Justin Tranter Donates Brand New Recording Studio to Chicago Academy For the Arts

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Thomas Mohr
Justin Tranter performs at The Chicago Academy for the Arts.

Anyone who loves modern pop music should know Justin Tranter’s name. The former frontman of Semi Precious Weapons-turned-songwriter has been behind some of the biggest hits of recent pop music, including Halsey’s “Bad At Love,” Imagine Dragons’ “Believer,” and many more.

But along with his record of massive hit songs, Tranter also has made a name for themselves as a generous benefactor for his community. That was evident when the songwriter announced earlier this week that they were donating money to fund a state-of-the-art recording studio to The Chicago Academy for the Arts, the school that helped make them who they are.

The Justin Tranter Recording Studio was revealed in a ribbon-cutting ceremony yesterday (September 20). The donation helped convert three rooms at the school into a cutting-edge recording studio, complete with a control room, a tracking room, a four-station music production classroom, ultramodern recording technology and even a new Contemporary Writing and Production course that students can take to learn about modern songwriting.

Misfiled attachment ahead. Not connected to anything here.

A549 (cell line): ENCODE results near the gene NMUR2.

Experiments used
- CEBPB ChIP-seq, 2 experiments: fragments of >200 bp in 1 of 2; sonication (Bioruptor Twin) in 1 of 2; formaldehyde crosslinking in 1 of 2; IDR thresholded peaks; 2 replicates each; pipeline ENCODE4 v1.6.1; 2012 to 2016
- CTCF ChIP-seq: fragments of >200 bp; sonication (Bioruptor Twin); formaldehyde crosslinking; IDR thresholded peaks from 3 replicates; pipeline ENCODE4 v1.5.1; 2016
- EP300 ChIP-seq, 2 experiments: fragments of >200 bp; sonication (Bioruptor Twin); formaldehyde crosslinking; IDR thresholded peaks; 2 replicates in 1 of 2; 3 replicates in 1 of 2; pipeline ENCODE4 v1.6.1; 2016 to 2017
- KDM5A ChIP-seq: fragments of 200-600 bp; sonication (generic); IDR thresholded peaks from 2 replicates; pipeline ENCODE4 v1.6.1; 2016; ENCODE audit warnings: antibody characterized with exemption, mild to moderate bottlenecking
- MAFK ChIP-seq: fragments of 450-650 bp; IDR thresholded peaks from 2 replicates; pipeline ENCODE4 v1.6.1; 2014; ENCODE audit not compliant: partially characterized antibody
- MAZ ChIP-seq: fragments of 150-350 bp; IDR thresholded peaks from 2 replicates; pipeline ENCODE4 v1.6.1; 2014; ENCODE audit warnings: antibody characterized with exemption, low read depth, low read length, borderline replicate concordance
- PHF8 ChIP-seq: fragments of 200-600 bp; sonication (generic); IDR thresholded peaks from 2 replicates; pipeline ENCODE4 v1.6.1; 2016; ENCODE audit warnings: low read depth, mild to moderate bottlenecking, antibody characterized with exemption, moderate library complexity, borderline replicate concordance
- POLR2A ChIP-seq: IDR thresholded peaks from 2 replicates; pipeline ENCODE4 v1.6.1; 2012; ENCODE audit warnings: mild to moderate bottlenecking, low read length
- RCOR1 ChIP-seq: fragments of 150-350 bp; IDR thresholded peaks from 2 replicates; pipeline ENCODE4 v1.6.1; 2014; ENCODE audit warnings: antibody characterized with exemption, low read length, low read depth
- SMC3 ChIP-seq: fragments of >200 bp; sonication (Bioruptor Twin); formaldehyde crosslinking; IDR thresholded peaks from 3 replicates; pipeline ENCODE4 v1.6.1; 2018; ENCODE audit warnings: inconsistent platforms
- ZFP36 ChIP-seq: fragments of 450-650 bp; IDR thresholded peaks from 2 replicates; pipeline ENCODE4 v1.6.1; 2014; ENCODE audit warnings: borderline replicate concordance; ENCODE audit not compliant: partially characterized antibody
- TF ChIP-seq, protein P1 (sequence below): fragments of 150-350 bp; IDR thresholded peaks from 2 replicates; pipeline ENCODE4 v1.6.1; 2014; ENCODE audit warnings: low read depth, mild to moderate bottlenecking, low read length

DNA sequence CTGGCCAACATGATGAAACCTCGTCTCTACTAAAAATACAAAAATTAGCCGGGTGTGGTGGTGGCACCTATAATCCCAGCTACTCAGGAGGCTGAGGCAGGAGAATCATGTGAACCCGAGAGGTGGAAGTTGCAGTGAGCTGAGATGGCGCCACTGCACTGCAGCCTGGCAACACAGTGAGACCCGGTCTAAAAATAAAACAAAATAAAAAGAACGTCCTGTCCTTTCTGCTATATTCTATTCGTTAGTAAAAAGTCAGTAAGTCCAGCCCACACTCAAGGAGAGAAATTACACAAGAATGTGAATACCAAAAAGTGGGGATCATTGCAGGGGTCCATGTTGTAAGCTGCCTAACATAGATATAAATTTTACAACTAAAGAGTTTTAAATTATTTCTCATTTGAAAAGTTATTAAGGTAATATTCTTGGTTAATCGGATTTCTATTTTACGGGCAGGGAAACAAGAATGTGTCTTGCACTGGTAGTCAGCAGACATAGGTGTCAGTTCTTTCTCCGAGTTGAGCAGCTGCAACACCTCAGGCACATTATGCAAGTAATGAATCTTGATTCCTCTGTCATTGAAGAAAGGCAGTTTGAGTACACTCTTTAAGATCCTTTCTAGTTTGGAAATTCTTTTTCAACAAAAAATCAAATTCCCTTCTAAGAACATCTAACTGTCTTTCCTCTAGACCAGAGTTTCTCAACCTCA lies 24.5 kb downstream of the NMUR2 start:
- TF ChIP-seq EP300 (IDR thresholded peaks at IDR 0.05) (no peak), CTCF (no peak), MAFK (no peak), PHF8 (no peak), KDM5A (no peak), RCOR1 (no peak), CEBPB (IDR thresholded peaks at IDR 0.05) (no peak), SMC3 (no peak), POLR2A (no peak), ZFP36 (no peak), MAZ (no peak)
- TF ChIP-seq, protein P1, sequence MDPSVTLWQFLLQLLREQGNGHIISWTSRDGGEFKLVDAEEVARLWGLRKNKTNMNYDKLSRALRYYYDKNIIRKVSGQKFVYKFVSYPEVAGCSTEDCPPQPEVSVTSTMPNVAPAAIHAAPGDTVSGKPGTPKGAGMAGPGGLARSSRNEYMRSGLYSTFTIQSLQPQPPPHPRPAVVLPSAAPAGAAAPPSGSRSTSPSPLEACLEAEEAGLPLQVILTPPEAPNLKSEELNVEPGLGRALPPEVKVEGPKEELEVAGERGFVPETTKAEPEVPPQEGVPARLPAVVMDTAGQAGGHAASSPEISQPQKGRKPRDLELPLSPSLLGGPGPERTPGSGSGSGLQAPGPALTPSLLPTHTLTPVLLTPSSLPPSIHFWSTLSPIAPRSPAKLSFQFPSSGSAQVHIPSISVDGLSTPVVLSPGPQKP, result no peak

“There’s no point in having privilege unless you pay that privilege forward,” Tranter said in a statement. “Now that I’ve followed my dreams and have had financial privilege, I want to pay that forward as much as possible. Not only will this give students an amazing way to make music, but it also creates a very employable skill – engineering – for students going to The Academy.”

According to a press release, Tranter spent much of his early life in public school, being bullied violently on a regular basis. But after eventually transferring to The Chicago Academy for the Arts, the future songwriter found themselves in a welcoming, creative environment that helped mold them into one of pop music’s most prolific modern songwriters.

This also isn’t Tranter’s first major contribution to the Academy; as a student back in 1997, Tranter founded and started the school’s first AIDS Benefit, a variety show by and for students to help raise money for HIV/AIDS advocacy groups. Since then, the school has continued that tradition and will hold its 22nd annual benefit today (Sept. 21).